1960s Chemistry & Materials Achievement Timeline

. . . includes medicinal chemistry


  • Max Perutz (1914-2002) determines the atom-by-atom structure of the iron-containing protein hemoglobin (see biology), which serves as a transport for oxygen, carbon dioxide and various other gasses throughout the circulatory system.  
  • Robert Burns Woodward (1917-1979) synthesizes the structure of chlorophyll A at Harvard; discussed by Burns at left; follows his earlier synthesis of the cholesterol, cortisone, lysergic acid (LSD), strychnine, and reserpine molecules.
  • John C. Kendrew (1917-1997) locates all the atoms in the organic molecule myoglobin concerned with the oxygen and iron binding protein in muscles.
  • Manfred Eigen determines the steps involved in very fast chemical reactions (nanoseconds) having to do with acid-base catalysis.
  • DuPont chemist, Charles J. Pederson, discovers the first so-called crown ether.
  • Race to synthesize Vitamin B12 begins in Zurich (ETH); at Harvard in 1961.


  • Leonard Ornstein first describes disc electrophoresis.
  • Element 103, “Lawrencium” isolated (Berkeley)
  • The Eli Lilly Company synthesizes two drugs from plant alkaloids in Madagascar Periwinkle (Vinca rosa): vincristine and vinblastine, with major therapy implications for Hodgkins disease and leukemia.
  • Rene Lacoste creates the first tubular steel tennis racket. With modifications, becomes the T2000 manufactured by the Wilson Sporting Goods Company in 1969.


  • Neil Bartlett creates first noble gas compounds, previously thought uncombineable with other atoms to form molecules.
  • The Naval Ordinance Laboratory (NOL) in Maryland develops a new type of “shape memory alloy” (SMA) nickel and titanium that, when cooled, from a heated state, remembers the shape it possessed if heated again!


  • William N. Lipscomb explains boranes (compounds of boron & hydrogen) and similar molecules by a model in which three atoms can share one electron pair instead of the usual two.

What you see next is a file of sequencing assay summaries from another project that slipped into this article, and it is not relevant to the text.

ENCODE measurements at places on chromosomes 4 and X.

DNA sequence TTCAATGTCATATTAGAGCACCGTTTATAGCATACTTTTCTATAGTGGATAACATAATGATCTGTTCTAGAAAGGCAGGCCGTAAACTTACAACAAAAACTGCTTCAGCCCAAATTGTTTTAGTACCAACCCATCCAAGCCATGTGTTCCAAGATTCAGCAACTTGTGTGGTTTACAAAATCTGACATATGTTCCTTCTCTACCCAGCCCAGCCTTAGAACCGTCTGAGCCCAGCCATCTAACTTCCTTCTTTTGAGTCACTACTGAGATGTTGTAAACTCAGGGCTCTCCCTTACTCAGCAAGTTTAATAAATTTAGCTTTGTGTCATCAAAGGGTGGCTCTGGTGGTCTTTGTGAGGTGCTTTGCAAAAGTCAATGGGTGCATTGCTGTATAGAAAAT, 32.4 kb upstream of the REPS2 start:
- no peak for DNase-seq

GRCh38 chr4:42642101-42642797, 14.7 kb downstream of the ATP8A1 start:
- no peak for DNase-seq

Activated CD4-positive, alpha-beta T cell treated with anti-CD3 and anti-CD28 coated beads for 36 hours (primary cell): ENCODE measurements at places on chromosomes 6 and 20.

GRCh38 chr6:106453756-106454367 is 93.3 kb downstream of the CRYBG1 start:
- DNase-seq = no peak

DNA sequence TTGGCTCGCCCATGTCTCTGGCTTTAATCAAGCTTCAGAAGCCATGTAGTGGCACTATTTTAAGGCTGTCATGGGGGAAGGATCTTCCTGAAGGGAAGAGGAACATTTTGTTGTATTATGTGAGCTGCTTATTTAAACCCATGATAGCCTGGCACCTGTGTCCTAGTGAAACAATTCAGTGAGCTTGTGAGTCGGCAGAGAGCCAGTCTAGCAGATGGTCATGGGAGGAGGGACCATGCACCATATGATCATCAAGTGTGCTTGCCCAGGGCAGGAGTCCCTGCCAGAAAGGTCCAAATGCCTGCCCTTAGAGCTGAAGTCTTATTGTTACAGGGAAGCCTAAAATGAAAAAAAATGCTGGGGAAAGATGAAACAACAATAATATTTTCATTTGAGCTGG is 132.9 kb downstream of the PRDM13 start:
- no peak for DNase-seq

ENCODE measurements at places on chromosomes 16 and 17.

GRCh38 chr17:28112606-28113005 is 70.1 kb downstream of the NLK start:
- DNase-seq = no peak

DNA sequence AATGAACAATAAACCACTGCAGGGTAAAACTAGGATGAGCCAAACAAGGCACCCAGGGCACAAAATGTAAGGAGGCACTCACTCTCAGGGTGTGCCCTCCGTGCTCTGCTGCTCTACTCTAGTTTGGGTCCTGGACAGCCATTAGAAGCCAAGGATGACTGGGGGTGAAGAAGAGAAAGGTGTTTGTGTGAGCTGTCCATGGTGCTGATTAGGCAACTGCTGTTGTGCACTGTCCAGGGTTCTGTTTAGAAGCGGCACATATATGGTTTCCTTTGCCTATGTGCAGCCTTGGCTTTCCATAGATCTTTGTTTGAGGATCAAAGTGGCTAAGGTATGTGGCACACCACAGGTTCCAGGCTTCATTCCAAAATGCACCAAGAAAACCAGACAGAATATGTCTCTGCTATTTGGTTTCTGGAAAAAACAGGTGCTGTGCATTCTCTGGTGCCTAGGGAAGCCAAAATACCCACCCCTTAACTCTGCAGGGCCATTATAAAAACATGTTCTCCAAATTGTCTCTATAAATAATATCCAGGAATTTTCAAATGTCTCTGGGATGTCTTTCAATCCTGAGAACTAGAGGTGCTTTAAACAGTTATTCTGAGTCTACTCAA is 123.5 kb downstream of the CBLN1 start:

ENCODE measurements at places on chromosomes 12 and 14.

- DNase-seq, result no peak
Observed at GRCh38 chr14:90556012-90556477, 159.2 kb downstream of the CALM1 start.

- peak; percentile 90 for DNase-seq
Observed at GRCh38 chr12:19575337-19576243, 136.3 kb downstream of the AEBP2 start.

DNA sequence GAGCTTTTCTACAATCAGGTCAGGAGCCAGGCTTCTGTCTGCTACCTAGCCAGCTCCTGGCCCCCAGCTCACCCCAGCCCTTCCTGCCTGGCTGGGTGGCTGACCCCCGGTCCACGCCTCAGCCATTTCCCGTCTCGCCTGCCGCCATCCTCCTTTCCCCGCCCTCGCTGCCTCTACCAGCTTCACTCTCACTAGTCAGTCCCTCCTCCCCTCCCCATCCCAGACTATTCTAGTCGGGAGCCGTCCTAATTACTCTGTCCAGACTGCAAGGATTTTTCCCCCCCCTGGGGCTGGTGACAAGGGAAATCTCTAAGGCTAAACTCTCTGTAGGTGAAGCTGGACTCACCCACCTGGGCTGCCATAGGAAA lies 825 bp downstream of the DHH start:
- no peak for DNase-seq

• Element 104 isolated, “Rutherfordium” (Berkeley and Soviet Union)


  • Kevlar high-strength para-aramid synthetic fiber is developed by DuPont scientist Stephanie Kwolek and her team.  Starts the sub-field of polymer chemistry.
  • Peter Hirsch, Archibald Howie, Robin Nicholson, D.W. Pashley and Michael Whalen publish Electron Microscopy of Thin Crystals.
  • Wang Yinglai and colleagues perform the first successful synthesis of insulin.
  • Robert Burns Woodward and Roald Hoffman develop rules for predicting/understanding chemical reaction mechanisms in organic chemistry. They realized that chemical transformations could be predicted from subtle symmetries and asymmetries in the electron “orbitals” of complex molecules. This set of predictors and analytical tools are known as the Woodman-Hoffman Rules. 
  • Computer scientist, Edward Feigenbaum, and molecular biologist, Joshua Lederberg create the DENDRAL (dendritic algorithms) initiative at Stanford University to help chemists identify unknown organic molecules. Pioneers artificial intelligence in the United States and spawns computer software expert system.
  • Walter Koltun patents a better version of Robert Corey and Linus Pauling’s popular 1952 CPK stick-and-ball coloring model for molecules.
  • Element 102 isolated, “Nobelium” (Soviet Union)



  • John Polanyi develops the method of infrared chemiluminescence to study chemical reactions and bonds.



  • Dorothy Hodgkin and colleagues at Oxford determine the structure of insulin.
  • Elias James Corey reports the total synthesis of two naturally occurring E2 and F2 prostaglandins.


  • Monsanto Company organic chemist John E. Franz discovers glycoside; chemical becomes the active ingredient in the broad-spectrum herbicide, Roundup, marketed in 1974.
  • Element 105 isolated, “Dubnium” (Berkeley and Soviet Union)



  • Culminating an 11-year effort, the method of synthesizing the most complex of all known vitamins – Vitamin B12, also known as cobalamin – is reported by the research groups of Robert B. Woodward in Cambridge, MA; and Albert Eschenmoser (b. 1925) in Zurich.


  • Liquid argon calorimetry is developed at Brookhaven National Laboratory in Upton, Long Island.
  • Using rare earth exides, platinum, and rhodium, chemist Carl Keith (1920-2008), chemical engineer John Mooney (1930-2020), and a team at the Engelhard Corporation create the first production catalytic converters to reduce pollutants emitted from cars, then from other devices.


  • Element 106 isolated, “Seaborgium” (Berkeley) Aaron Klug and coworkers determine the crystal structure of transfer RNA.


  • Scottish researchers find the first pain-relieving neurotransmitter, encephalin, which mimics morphine in the brain. 


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